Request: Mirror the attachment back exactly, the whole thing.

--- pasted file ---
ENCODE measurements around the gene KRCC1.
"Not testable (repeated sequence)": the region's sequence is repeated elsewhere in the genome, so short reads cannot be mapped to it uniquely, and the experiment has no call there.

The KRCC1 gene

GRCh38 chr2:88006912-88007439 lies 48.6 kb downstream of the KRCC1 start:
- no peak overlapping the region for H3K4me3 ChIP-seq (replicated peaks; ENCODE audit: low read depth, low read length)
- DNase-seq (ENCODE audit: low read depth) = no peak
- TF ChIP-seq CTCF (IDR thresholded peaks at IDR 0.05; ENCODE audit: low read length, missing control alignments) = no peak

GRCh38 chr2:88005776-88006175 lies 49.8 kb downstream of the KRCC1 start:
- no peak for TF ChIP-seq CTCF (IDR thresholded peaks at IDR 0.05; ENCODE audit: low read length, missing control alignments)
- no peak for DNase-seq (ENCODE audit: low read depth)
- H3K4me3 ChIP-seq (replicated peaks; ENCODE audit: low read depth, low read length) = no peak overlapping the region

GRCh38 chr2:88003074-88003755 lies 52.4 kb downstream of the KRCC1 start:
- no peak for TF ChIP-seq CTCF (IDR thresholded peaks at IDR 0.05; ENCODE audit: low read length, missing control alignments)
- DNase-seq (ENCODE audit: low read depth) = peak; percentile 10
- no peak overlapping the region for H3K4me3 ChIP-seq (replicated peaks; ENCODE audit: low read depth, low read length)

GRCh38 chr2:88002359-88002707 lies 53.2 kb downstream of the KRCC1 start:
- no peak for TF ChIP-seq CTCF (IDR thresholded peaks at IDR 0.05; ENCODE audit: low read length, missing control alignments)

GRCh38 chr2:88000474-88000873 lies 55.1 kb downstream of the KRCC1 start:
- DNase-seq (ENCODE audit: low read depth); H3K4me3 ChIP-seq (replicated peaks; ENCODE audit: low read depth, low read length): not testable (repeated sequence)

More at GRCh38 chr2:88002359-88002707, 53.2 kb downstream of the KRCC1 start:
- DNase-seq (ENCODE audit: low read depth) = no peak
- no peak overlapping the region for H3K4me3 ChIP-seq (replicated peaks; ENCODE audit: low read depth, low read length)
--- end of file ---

ENCODE measurements around the gene KRCC1.
"Not testable (repeated sequence)": the region's sequence is repeated elsewhere in the genome, so short reads cannot be mapped to it uniquely, and the experiment has no call there.

The KRCC1 gene

GRCh38 chr2:88006912-88007439 lies 48.6 kb downstream of the KRCC1 start:
- no peak overlapping the region for H3K4me3 ChIP-seq (replicated peaks; ENCODE audit: low read depth, low read length)
- DNase-seq (ENCODE audit: low read depth) = no peak
- TF ChIP-seq CTCF (IDR thresholded peaks at IDR 0.05; ENCODE audit: low read length, missing control alignments) = no peak

GRCh38 chr2:88005776-88006175 lies 49.8 kb downstream of the KRCC1 start:
- no peak for TF ChIP-seq CTCF (IDR thresholded peaks at IDR 0.05; ENCODE audit: low read length, missing control alignments)
- no peak for DNase-seq (ENCODE audit: low read depth)
- H3K4me3 ChIP-seq (replicated peaks; ENCODE audit: low read depth, low read length) = no peak overlapping the region

GRCh38 chr2:88003074-88003755 lies 52.4 kb downstream of the KRCC1 start:
- no peak for TF ChIP-seq CTCF (IDR thresholded peaks at IDR 0.05; ENCODE audit: low read length, missing control alignments)
- DNase-seq (ENCODE audit: low read depth) = peak; percentile 10
- no peak overlapping the region for H3K4me3 ChIP-seq (replicated peaks; ENCODE audit: low read depth, low read length)

GRCh38 chr2:88002359-88002707 lies 53.2 kb downstream of the KRCC1 start:
- no peak for TF ChIP-seq CTCF (IDR thresholded peaks at IDR 0.05; ENCODE audit: low read length, missing control alignments)

GRCh38 chr2:88000474-88000873 lies 55.1 kb downstream of the KRCC1 start:
- DNase-seq (ENCODE audit: low read depth); H3K4me3 ChIP-seq (replicated peaks; ENCODE audit: low read depth, low read length): not testable (repeated sequence)

More at GRCh38 chr2:88002359-88002707, 53.2 kb downstream of the KRCC1 start:
- DNase-seq (ENCODE audit: low read depth) = no peak
- no peak overlapping the region for H3K4me3 ChIP-seq (replicated peaks; ENCODE audit: low read depth, low read length)